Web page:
Aurilia says they are more concerned with quality over quantity. “We aspire to be one of those companies that has a great brand and a great name and people know we will produce a great quality wine. Now we are seeing repeat customers, and our marketing and branding are getting out there a little bit and we’re in more restaurants, and when you combine all that with this new pinot offering I think we can bring in a whole new realm of customers.”
Although they profess not to be driven by wine scores, the partners are competitive athletes, after all, so scores are a great way to measure one wine against another. The first three vintages of Red Stitch have received scores of 92, 90 and 91 points for the ’07, ’08 and ’09 cabernet, respectively, which is uniquely blended with small amounts of malbec and petit verdot.
The malbec is a fairly unusual addition to a Napa Valley cabernet. Roberts explained that the three main partners originally met over a malbec tasting at John and Noelle Micek’s home in San Francisco after they had honeymooned in Argentina. According to Roberts, when the partnership was made official, they agreed to “add a little bit of malbec into every vintage of Red Stitch to tie in our story.”
Winemaker Herrera already had a full plate when he met the Red Stitch team, being the winemaker of his highly-regarded Mi Sueño wines as well as winemaker at Baldacci Winery. He also has several consulting clients he makes wine for, all while also running his own vineyard management company. But he was very receptive to working with the former ballplayers, because of their passion for wine.
“It was great having them here from day one; it was like family,” Herrera said about meeting the ballplayers the first time. As things progressed and the team said they were interested in making their own label, Herrera jumped at the chance to be their winemaker. He notes that all the partners have great palates and are very knowledgeable when it comes to blending the final wines.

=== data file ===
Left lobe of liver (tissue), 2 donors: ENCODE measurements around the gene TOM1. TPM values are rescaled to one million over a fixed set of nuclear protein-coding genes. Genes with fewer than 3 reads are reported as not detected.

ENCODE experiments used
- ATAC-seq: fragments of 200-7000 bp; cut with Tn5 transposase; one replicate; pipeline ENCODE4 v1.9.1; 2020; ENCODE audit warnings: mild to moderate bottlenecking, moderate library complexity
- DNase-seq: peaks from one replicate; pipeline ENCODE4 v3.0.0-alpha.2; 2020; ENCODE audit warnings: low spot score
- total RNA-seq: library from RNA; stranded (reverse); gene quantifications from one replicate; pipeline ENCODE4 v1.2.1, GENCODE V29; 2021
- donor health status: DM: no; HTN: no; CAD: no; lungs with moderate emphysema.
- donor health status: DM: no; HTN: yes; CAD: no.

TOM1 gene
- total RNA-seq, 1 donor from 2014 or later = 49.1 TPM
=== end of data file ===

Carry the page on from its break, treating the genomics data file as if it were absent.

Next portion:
As for as involvement in the Red Stitch operation, Herrera says “they get very involved in the blending and ask a lot of questions. And as busy as they are, they are one of the most involved clients I have.”
Just as baseball players play different positions, the Red Stitch team members each have defined roles in the operation. Roberts and Aurilia handle the sales, marketing and distribution functions. Dave’s wife, Tricia Roberts, is a certified specialist of wine and manages Red Stitch’s operations. John Micek handles the legal and contractual details, while his wife Noelle handles social media. Herrera does the heavy lifting of the winemaking and vineyard management, but all the partners are involved in producing the final blend.
While the Red Stitch team is in this for fun, they do take the business quite seriously. Instead of competing with other Napa producers, Aurilia says “Really we are competing more with ourselves. Not to make a better product year in and year out, but to keep the standard of what we make. If you ask any former athlete what they miss the most, it’s that competition. So if you aren’t competing against someone, you can compete with yourself to come up with a product that’s going to be on par year after year, and I think that’s what drives us and keeps us going.”